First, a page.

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  • avatar

    Clue June 17, 2014, 1:21 am

    Ok I will do the visit next weekend,I actually brought up ag Tonight and he said lets, plan for next weekend so I’m gonna do it, we’ll let’s see what happens, between now n then stay tuned !
    Thanks for the clues ;*)

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  • avatar

    Stephanie August 26, 2017, 2:56 pm

    Isn’t it nice that rich women are too good to support themselves and help out an otherwise decent boyfriend who needs help turning his life around and should be given the chance and support to do so? Women are so quick to demand financial support after divorce, after having kids, all through marriage. What a bunch of fucking bitches. You support yourself. That is the basis of feminism. Men are not here to work two or three jobs for your lazy ass. Just because an education is a good route for you does not mean it is his route in life. Are you helping him out or telling yourself that you deserve a $10,000 bracelet and he is a ‘loser’ for trying to get any job he can, support his child(ren), and expect you to cook dinner and go out and make some money for the both of you instead of whining. Chores and work are life. You want to marry? You better deal with that. If anything, you are financially responsible for fifty percent of the costs of the kids, yourself, and your spouse when necessary. And you do have to be understanding about other people’s financial difficulties and burdens. He would be right to kick your ass out not the other way around.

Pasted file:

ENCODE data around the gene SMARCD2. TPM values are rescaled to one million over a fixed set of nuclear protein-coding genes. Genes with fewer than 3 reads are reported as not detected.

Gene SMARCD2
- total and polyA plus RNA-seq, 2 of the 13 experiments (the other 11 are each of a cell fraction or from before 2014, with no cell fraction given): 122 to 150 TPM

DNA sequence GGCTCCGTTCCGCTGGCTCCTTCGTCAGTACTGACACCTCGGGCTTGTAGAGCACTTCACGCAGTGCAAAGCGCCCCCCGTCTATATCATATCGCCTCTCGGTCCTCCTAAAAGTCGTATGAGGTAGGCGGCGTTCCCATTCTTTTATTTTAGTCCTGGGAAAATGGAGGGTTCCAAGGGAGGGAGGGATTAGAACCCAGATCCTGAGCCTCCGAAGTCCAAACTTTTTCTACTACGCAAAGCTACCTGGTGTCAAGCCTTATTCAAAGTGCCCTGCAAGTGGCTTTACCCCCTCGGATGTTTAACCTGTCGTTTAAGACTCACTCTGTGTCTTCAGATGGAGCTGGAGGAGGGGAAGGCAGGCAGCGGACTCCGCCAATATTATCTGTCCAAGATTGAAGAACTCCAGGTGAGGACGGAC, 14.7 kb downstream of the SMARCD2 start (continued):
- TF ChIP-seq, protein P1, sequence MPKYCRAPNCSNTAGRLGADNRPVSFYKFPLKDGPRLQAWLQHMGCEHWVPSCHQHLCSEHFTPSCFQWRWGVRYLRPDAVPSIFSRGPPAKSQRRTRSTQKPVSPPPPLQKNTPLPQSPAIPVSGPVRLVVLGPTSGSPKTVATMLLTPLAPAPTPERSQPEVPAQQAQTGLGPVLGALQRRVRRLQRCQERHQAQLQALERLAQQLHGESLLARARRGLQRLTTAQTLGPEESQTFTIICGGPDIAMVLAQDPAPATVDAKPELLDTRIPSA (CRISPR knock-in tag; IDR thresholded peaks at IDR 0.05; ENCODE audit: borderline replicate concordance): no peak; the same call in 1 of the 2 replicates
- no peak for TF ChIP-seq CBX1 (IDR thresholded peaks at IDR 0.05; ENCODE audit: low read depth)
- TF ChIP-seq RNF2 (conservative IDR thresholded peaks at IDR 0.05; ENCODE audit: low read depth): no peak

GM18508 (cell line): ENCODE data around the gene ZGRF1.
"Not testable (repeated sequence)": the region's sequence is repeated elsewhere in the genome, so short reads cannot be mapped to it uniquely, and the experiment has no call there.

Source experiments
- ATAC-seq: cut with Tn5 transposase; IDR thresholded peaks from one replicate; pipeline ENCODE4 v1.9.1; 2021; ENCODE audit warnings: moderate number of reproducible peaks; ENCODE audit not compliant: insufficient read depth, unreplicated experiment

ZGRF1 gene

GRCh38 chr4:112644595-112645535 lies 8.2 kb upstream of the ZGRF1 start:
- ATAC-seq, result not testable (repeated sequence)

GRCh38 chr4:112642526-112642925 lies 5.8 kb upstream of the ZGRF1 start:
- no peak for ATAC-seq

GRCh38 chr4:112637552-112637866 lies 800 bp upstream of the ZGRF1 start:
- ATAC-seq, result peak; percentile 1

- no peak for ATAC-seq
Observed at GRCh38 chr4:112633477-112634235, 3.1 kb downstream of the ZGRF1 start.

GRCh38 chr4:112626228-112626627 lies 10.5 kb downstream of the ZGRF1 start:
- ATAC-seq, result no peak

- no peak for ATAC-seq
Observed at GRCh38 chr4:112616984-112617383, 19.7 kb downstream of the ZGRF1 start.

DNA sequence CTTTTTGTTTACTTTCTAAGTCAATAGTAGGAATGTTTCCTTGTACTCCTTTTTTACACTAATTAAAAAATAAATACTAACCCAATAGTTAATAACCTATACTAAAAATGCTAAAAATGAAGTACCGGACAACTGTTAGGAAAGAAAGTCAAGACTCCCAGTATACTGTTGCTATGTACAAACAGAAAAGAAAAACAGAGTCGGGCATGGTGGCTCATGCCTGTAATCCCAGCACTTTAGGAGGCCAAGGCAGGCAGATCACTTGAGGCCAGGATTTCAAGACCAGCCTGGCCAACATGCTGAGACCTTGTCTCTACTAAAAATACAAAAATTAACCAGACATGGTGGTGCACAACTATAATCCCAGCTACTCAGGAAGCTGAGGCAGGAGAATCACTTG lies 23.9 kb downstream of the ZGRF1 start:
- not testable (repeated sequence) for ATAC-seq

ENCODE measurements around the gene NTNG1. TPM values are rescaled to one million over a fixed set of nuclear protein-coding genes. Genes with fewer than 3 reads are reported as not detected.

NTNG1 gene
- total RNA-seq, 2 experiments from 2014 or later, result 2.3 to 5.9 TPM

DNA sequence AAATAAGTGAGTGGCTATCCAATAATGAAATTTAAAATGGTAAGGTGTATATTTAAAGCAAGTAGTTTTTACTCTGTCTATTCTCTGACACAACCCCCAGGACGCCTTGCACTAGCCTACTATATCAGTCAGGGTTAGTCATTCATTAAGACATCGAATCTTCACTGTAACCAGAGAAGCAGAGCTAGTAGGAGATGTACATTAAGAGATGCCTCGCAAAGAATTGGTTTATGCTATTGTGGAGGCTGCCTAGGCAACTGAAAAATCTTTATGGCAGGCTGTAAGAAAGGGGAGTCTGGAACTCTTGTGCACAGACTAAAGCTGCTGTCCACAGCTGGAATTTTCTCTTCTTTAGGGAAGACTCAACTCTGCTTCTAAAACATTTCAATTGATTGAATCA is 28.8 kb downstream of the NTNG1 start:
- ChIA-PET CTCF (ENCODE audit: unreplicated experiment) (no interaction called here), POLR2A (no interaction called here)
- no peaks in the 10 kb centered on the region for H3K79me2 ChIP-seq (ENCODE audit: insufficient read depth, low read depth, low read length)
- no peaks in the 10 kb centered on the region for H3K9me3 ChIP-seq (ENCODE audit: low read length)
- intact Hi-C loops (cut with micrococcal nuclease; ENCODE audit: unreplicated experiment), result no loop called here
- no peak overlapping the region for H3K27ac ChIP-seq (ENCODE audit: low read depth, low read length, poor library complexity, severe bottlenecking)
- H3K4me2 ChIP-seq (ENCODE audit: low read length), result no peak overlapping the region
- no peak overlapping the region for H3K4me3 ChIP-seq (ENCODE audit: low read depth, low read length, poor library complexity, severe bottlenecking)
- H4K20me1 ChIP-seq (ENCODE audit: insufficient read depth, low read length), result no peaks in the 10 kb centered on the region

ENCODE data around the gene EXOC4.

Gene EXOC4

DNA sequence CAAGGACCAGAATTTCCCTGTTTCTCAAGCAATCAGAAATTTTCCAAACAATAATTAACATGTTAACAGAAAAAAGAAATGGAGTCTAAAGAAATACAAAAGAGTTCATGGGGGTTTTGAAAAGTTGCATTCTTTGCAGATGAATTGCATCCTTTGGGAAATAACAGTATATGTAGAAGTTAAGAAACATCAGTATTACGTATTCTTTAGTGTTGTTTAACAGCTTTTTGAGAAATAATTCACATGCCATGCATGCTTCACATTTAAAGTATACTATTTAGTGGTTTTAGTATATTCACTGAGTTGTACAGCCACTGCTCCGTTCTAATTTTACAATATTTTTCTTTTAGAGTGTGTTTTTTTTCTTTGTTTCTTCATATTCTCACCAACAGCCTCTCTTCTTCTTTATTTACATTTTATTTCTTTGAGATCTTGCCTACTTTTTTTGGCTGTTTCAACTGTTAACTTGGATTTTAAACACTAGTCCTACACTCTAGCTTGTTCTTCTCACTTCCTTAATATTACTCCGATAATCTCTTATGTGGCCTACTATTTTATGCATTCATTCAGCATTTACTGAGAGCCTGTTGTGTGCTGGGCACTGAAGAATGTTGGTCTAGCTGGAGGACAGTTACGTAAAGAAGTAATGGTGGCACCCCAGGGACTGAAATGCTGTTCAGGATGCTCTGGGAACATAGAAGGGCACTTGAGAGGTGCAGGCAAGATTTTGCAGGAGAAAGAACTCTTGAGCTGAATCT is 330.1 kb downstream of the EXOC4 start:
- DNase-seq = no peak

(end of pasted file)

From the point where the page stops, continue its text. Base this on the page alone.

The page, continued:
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    • avatar

      RedRoverRedRover August 26, 2017, 9:06 pm

      What does this have to do with anything in the letter? Sounds like someone’s got issues, and I don’t mean the LW.

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  • avatar

    Lisa October 9, 2017, 12:04 am

    Meet the parents? Too weird. You should be meeting his friends, maybe his children and definitely having a talk with his ex-wife. Blame your mom. lol. Tell Norman Bates your mother read in Cosmo that all potential BFS should be verified by former spouses and girlfriends. This screams emotional incest. You will always come second to his family and never have your own with him. Probably WHY he is divorced. He sounds a bit Peter Pan